The first three years of building in Greenway Parks saw the neighborhood take shape according to its original plan through the vision of a handful of talented architects, James Cheek, George Allen, Fonzie Robertson, Ralph Bryan and Clyde Greisenbeck.
5422 Montrose, a Fooshee and Cheek
design built in 1930 for C. L. Voss.
James Cheek of the architectural firm Fooshee and Cheek designed Porter Lindsley's Arts and Crafts Tudor Revival style house (see photos on "the beginning" page). Ripple rock, stucco, and slate give it the romantic appeal of an English cottage.The firm was better known for developing the Spanish Colonial style throughout Dallas. Cheek's big break came in 1928 when he was hired by Hugh Prather to design Highland Park Village. The shopping center was a concept new to Dallas and he envisioned "The Village" as the premier shopping center in the Southwest along the lines of Kansas City's upscale Country Club Plaza, the difference between the two being that The Village would be built around automobile parking areas, whereas The Plaza had streets running through it with parking in lots and garages on the perimeter. Prather and Cheek traveled first to California and South Texas to research mission architecture and later to Spain to study Spanish colonial architecture before settling on the final design for Highland Park Village.
Designed by Ralph Bryan and built by Dines and Kraft. for W.F. and Marie Rose in 1929.
This beautiful English Revival Arts and Crafts home was built as a spec house in 1929 by Fonzie Robertson and George Allen.
George Allen, Fonzie Robertson, C.H. Greisenbeck and Ralph Bryan all designed and built houses in Greenway Parks. They worked sometimes individually or in partnerships with one another and often lived in the most recently finished house while the next one was being built. This was the case with George Allen's first house, 5421 Drane, a prime location across from Stemmons Park and one of the original group built in 1927. Others built in 1927 were advertised as "demonstration" homes. All of the houses built between 1927 and 1931 clustered around Neola, the 5400 block of Drane (across from Stemmons Park), the 5500 block of Nakoma, the 5300 and 5500 blocks of Waneta, and the 5300 and 5400 blocks of Montrose.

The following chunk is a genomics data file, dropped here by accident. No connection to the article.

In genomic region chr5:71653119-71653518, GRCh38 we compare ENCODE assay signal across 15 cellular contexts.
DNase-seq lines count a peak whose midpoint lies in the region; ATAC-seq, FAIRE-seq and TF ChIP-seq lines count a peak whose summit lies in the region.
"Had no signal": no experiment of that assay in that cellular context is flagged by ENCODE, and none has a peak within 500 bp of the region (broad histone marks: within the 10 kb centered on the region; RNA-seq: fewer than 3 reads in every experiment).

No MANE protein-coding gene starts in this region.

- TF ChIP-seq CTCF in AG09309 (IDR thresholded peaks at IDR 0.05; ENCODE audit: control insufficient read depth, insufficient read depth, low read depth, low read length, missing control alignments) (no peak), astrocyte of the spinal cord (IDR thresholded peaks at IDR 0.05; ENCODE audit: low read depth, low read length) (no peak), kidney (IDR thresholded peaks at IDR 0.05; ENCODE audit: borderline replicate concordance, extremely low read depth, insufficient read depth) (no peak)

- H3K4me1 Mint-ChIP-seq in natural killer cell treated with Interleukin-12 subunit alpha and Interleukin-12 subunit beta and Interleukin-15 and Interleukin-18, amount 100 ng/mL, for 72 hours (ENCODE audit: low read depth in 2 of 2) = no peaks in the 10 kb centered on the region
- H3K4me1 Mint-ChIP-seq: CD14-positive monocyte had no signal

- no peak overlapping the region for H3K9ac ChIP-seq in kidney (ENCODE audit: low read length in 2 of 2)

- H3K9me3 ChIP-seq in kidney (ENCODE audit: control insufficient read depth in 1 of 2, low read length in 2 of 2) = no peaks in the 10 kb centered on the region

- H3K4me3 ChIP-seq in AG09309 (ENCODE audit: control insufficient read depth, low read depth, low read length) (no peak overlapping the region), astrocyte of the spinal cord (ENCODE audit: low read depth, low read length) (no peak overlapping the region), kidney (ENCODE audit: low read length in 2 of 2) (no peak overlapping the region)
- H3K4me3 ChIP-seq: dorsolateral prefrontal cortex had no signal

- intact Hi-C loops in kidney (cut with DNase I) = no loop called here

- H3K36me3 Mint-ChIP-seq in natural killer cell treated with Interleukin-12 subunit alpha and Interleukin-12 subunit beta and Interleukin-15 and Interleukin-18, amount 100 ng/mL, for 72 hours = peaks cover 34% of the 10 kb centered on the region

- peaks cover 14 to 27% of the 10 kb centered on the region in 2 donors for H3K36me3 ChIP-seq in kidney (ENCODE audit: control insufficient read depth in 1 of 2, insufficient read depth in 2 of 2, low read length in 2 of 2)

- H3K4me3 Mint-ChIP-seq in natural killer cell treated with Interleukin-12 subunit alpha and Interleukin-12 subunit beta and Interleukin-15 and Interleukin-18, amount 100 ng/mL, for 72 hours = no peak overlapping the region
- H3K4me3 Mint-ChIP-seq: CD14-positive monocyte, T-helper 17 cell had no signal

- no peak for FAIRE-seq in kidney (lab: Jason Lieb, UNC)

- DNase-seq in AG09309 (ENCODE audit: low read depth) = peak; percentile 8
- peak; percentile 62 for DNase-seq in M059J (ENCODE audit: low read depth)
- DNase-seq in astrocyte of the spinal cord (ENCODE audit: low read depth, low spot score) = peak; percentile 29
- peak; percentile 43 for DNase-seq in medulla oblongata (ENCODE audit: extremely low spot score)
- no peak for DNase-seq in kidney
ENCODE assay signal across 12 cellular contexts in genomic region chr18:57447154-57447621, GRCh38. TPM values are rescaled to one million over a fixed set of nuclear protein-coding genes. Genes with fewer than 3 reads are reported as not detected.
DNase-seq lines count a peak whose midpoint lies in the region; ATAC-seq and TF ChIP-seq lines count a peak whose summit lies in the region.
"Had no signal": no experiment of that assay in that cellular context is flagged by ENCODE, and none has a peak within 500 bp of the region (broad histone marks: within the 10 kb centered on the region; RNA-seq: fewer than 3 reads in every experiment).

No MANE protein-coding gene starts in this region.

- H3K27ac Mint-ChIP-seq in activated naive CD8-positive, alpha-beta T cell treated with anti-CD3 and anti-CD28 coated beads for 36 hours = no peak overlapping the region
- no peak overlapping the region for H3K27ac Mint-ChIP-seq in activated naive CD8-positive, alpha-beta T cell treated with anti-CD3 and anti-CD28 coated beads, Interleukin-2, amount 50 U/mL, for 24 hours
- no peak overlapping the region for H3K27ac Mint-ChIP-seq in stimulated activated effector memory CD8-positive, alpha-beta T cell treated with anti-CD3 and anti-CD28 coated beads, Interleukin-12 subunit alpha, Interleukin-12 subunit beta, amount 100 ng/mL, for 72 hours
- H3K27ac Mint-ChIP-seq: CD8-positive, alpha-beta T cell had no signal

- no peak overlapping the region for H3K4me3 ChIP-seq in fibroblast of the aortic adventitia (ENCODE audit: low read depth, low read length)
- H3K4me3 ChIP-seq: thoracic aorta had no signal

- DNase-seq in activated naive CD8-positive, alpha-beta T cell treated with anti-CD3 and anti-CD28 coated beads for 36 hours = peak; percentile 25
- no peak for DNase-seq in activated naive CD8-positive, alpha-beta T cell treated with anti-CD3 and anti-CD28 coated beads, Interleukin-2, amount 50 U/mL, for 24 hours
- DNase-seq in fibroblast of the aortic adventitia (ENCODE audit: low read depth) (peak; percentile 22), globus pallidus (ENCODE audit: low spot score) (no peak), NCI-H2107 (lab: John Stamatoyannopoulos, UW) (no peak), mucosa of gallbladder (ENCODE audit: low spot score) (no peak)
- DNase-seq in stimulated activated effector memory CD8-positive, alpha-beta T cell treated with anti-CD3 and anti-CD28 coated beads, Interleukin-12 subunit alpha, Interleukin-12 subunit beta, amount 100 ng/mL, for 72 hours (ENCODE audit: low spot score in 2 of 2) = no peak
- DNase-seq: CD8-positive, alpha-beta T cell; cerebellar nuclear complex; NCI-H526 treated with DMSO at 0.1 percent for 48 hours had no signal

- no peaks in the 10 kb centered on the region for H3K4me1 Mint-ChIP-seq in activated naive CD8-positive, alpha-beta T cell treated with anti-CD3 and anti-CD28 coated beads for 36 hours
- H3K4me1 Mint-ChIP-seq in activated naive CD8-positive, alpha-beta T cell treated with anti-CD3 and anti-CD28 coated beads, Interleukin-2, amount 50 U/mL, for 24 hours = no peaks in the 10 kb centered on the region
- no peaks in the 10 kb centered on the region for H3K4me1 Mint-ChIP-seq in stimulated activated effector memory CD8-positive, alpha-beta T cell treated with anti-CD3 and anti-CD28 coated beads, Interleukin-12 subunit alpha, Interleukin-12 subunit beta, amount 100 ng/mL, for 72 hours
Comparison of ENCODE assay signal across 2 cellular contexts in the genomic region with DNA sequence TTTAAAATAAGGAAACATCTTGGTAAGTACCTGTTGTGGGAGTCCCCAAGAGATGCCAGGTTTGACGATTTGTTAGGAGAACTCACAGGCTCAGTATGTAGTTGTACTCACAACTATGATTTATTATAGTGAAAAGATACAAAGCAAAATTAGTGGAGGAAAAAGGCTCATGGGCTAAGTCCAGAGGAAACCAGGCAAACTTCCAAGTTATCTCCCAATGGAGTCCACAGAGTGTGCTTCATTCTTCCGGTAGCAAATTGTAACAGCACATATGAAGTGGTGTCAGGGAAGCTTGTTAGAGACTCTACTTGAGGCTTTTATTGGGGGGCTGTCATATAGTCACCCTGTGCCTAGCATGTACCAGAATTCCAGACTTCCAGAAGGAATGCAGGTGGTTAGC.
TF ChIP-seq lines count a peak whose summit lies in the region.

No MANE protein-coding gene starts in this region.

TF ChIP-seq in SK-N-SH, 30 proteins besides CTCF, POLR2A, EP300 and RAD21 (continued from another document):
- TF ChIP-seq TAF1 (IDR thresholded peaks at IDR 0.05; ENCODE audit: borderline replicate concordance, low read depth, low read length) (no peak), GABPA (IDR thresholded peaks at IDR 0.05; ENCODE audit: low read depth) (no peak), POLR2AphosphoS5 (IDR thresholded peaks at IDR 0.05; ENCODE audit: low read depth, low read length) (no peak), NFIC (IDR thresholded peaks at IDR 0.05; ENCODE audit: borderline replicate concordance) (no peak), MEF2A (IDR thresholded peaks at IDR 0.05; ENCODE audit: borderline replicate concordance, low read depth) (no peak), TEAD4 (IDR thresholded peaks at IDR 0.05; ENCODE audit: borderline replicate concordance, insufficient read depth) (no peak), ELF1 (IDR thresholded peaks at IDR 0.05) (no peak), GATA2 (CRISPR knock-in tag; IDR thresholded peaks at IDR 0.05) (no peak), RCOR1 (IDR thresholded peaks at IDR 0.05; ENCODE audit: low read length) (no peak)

||5409 Drane was illustrated for|
an advertisement in the Dallas
Morning News in 1927. It was
George Allen's first residence;
and according to the copy, it
could be reproduced on any 75 ft.
lot in Greenway Parks for $25,000
including the land.
A second Fooshee and Cheek home was built for C.L.Voss at 5422 Montrose - this one in their signature Spanish Colonial style. With its exterior stair, balcony supported by massive beams and red tile roof, it bears a close resemblance to the architecture of Highland Park Village.
In addition to the homes mentioned previously, George Allen built 5400 Montrose (1929 sale price $49,500), 5317 and 5322 Montrose (1930 sale price for each, $19,500) and 5323 Montrose (1931 sale price $18,500 or $30,000 furnished) and 5534 Nakoma (1929).
Fonzie Robertson built homes at 5446 Neola (1929) and 5409 Neola (1930). In partnership with George Allen he built 5541 Nakoma, 5423 Neola, and 5535 Waneta (all in 1929).
C.H. (Clyde) Greisenbeck homes include 5412 Neola (1930), 5525 Nakoma (1929), 5514 Waneta (1931), and 5316 Waneta in partnership with George Allen (1931). Clyde Greisenbeck, Jr., recalls that his family lived first in the Nakoma house, and then later in two other Greenway houses.
5316 Waneta was designed by C.H. Greisenbeck and built in 1931 by George Allen.
It is a small gem inside and out.
Ralph Bryan designed 5359 Montrose for W.F. and Marie Rose, built by Dines and Kraft in 1929. The Roses temporarily resided at the Dallas Country Club while their new home was being finished. Marie remained a Greenway resident until shortly before her death in 1992.
This Mediterranean revival house of steel construction used a relatively new building material in 1929.
|5365 Montrose seen from the parkway entrance. This house was built by Dines and Craft about 1935.|